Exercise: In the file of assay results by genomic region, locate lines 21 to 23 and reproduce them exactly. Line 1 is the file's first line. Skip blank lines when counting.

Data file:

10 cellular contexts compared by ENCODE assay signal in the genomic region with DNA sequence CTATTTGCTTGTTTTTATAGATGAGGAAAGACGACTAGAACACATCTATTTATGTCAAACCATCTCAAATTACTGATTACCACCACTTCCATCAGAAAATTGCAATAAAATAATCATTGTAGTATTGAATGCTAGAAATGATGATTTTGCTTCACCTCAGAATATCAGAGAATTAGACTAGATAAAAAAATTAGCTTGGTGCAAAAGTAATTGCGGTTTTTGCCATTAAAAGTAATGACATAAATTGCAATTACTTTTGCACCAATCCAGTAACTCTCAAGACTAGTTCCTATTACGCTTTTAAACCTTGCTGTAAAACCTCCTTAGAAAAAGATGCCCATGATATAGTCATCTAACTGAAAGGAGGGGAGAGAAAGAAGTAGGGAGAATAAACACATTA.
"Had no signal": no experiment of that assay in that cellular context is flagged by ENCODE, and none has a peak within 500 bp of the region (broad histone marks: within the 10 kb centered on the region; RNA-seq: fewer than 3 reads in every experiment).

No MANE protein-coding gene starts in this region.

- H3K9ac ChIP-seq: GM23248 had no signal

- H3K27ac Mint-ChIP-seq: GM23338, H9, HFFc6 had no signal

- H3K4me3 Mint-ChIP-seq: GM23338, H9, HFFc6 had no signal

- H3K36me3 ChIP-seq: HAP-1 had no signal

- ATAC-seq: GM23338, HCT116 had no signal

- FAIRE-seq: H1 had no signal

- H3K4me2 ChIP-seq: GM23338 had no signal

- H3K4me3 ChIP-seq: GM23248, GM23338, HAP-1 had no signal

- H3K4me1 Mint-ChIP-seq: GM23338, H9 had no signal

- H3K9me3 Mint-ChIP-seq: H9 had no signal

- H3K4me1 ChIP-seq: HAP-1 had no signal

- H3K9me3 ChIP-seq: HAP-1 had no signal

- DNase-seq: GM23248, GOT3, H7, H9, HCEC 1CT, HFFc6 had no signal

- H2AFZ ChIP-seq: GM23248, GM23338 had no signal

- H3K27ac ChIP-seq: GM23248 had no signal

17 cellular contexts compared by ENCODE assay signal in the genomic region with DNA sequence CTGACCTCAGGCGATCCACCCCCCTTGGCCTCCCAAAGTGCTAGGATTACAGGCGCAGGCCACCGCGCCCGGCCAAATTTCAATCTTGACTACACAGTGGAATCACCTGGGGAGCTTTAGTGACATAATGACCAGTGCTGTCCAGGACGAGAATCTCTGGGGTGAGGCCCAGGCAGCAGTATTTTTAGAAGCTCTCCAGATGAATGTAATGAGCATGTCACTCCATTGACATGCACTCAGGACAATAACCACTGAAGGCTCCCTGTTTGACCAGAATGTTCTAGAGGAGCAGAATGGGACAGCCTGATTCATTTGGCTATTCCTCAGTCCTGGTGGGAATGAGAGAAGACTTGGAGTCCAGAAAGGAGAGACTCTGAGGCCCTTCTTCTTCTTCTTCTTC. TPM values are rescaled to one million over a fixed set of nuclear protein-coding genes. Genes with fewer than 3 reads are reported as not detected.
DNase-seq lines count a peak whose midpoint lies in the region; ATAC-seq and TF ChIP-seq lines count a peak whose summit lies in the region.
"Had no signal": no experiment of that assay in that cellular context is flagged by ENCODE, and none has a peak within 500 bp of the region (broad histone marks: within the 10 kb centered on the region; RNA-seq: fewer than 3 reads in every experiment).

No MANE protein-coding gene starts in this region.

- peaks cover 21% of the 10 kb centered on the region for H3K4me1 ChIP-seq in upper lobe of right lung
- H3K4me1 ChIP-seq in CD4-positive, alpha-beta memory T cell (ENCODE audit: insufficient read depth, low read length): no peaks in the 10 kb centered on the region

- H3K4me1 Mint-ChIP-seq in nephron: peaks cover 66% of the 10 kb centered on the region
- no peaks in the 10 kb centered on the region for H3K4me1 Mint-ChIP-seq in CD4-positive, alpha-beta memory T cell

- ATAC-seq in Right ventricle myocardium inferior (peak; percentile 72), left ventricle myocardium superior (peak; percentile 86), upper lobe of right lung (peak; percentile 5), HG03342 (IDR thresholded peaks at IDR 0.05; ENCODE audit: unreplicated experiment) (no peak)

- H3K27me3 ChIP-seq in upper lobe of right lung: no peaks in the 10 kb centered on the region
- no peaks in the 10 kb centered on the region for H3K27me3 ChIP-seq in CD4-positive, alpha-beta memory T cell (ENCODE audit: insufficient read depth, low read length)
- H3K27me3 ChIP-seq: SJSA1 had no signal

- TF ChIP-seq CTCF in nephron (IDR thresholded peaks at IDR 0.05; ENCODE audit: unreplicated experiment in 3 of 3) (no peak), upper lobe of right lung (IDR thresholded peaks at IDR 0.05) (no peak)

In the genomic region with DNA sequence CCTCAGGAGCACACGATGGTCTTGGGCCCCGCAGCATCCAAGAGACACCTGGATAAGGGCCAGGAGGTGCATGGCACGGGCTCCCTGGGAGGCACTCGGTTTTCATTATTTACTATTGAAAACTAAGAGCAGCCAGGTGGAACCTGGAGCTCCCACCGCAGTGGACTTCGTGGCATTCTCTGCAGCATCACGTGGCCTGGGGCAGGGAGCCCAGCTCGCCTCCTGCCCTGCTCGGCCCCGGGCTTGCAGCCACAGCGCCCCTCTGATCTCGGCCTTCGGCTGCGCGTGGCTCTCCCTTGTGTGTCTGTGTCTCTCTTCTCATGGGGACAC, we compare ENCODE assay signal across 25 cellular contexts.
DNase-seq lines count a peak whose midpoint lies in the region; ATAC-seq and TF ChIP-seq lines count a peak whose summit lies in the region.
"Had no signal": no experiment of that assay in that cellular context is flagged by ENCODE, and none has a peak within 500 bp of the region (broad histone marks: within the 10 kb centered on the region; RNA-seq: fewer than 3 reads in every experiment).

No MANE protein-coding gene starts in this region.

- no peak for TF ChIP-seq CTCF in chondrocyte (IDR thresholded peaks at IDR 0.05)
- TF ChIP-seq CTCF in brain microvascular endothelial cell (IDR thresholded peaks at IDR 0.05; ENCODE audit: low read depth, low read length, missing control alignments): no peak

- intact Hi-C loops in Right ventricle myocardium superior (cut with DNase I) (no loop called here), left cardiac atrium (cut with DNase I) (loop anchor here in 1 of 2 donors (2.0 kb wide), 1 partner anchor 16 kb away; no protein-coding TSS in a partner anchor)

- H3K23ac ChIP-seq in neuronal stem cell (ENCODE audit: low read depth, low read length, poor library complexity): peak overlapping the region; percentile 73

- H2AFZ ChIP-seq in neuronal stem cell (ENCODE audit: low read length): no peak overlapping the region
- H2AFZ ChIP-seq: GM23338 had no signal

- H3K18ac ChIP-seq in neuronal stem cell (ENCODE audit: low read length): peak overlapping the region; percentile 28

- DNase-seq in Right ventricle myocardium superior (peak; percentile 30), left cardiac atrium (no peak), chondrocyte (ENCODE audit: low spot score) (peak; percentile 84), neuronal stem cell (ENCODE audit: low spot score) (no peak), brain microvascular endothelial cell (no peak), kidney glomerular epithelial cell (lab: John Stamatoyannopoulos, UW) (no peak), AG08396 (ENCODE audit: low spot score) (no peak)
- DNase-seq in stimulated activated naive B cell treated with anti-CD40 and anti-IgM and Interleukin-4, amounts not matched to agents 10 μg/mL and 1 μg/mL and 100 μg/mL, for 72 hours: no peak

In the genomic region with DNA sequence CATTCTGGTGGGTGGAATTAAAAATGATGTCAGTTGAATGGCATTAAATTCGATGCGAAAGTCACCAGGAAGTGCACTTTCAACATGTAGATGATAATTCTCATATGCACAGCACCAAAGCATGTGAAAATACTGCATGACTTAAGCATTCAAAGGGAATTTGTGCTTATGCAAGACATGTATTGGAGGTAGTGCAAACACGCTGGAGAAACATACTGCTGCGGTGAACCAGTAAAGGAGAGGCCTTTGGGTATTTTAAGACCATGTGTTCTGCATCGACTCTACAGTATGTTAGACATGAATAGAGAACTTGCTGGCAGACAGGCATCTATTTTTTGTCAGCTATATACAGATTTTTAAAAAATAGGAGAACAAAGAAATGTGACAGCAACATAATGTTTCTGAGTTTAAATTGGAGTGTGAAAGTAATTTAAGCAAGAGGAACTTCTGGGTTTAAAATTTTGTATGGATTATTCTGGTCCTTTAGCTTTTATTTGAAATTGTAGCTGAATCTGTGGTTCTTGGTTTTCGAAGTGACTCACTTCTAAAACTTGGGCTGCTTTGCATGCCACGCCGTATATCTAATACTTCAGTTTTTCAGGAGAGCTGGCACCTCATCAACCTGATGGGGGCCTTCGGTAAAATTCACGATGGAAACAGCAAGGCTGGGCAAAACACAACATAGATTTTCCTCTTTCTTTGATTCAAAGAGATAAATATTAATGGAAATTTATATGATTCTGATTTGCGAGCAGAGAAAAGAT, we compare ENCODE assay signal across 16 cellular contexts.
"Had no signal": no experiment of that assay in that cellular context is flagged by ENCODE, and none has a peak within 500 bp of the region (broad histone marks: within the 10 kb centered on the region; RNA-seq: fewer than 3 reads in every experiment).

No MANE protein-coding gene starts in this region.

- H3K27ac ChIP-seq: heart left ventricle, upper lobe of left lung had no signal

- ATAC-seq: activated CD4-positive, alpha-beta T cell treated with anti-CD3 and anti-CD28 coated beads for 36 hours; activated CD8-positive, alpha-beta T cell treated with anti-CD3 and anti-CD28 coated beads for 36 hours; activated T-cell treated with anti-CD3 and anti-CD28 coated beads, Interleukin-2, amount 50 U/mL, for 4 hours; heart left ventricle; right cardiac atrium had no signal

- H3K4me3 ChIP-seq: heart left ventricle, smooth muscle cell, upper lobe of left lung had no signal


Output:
"Had no signal": no experiment of that assay in that cellular context is flagged by ENCODE, and none has a peak within 500 bp of the region (broad histone marks: within the 10 kb centered on the region; RNA-seq: fewer than 3 reads in every experiment).

No MANE protein-coding gene starts in this region.

- peaks cover 21% of the 10 kb centered on the region for H3K4me1 ChIP-seq in upper lobe of right lung